Neighbors in Pinellas, north and south, are no strangers to the debate surrounding fundamental schools. These "back to basics" campuses have stricter dress codes and discipline policies while requiring parents to attend monthly meetings.
The demand for more of them is high. Waiting lists are long. And parents have called on the district to expand fundamental schools, an idea not without its pros and cons.
But on Tuesday, the long-running conversation effectively came to an end as Pinellas School Board members agreed on a future that includes an influx of magnet schools instead.
Presented with the plan at a Tuesday workshop, board members said they did not want to create more fundamental schools in the district. Their discussion was prompted by board member Robin Wikle, who brought up the absence of fundamentals in the proposal.
"If this is what we're going to approve going forward for '14, '15, '16, I do believe the conversation is over," Wikle said. "This board is saying, 'We are going to keep the fundamentals we have, we're going to support them all the way, but at this time Pinellas County is moving another way.' "
The district's plan would set up new application programs at four schools to open in the 2016-17 school year. In St. Petersburg, Tyrone Middle would become a technology magnet, while International Baccalaureate programs would take root at three schools: Largo Middle and Mildred Helms Elementary in Largo, as well as John Hopkins Middle in St. Petersburg.
In 2017-18, district officials want to open a performing arts center at Sandy Lane Elementary in Clearwater, similar to the successful program at Perkins Elementary in St. Petersburg.
District staff is looking into more potential magnet programs at Belleair, Campbell Park, Fairmount Park, Lakewood, Maximo and Melrose elementary schools. It also could open a second magnet program at Sandy Lane.
The district is receiving a federal grant to use a magnet-driven curriculum to increase the racial and socioeconomic diversity at schools predominantly attended by minority students from low-income families. A key part of the plan is applying for a Magnet Schools Assistance Grant in 2015-16, said Bill Lawrence, director of student assignment.
"We recognize we have some schools that are not as diverse as we'd like them to be," he said.
Additionally, Lawrence said the district was pleased to set up feeder patterns to provide families a K-12 path through their education. For example, the district is hoping students who attend the new technology magnets at Gulf Beaches and Kings Highway elementaries will then apply for seats at Tyrone Middle's technology program.
In a survey of families who applied for seats at specialty programs this year, more than 3,000 people responded to the question, "(W)hat future curriculum do you think would best suit your child's interests, talents and abilities?"
Parents checked boxes saying they wanted to see programs in science, technology, engineering and math, or STEM, and the performing arts, as well as leadership and character education.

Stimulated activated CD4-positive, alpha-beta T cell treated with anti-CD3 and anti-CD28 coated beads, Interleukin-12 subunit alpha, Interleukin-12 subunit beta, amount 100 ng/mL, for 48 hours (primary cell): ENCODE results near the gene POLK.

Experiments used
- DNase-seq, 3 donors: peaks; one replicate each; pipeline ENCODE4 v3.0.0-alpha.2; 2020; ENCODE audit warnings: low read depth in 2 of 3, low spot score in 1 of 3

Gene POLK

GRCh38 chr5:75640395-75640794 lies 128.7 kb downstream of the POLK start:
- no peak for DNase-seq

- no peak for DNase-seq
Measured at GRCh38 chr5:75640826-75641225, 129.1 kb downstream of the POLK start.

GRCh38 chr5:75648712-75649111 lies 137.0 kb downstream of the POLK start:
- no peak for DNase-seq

Fundamental schools were not listed as a program parents could select, even though many of the respondents were applying for seats at fundamental schools. Lawrence explained that the federal grant does not apply to fundamental schools, since they offer the standard curriculum.
But parents left comments in 75 places on the survey asking for more fundamentals anyway:
"More fundamental programs should be offered. Many parents are afraid to send their student to zoned schools due to some of the students and behavior issues at the school."
"We are just disappointed every year when we fail to get our gifted child into a fundamental program."
"I just think it should not be a lottery, and if you have so many parents wanting fundamental schools for their children, the system should be changed."
Said Wikle to her colleagues: "It's a conversation that the public is having, yet we're having a parental choice conversation and 'fundamental' is not even in the makeup."
School Board Chairwoman Carol Cook said she believes the new magnets could become such attractive options for parents that they would alleviate the wait lists at fundamentals, decreasing the demand for them.
Rene Flowers, the School Board member who represents the district's lowest-achieving schools, in St. Petersburg, said she opposed creating more fundamentals because students can be kicked out if their parents can't fulfill their obligations.
"I don't want the child penalized because the parent can't get to where they are," Flowers said.
School Board member Linda Lerner said she would support only fundamental "school within school" programs, such as the ones at Boca Ciega and Dunedin high schools.
Afterward, superintendent Mike Grego said the board had given him the direction to increase diversity at schools by looking at magnet options, so that is would he would do.
The conversation was over.
Contact Lisa Gartner at firstname.lastname@example.org. Follow @lisagartner.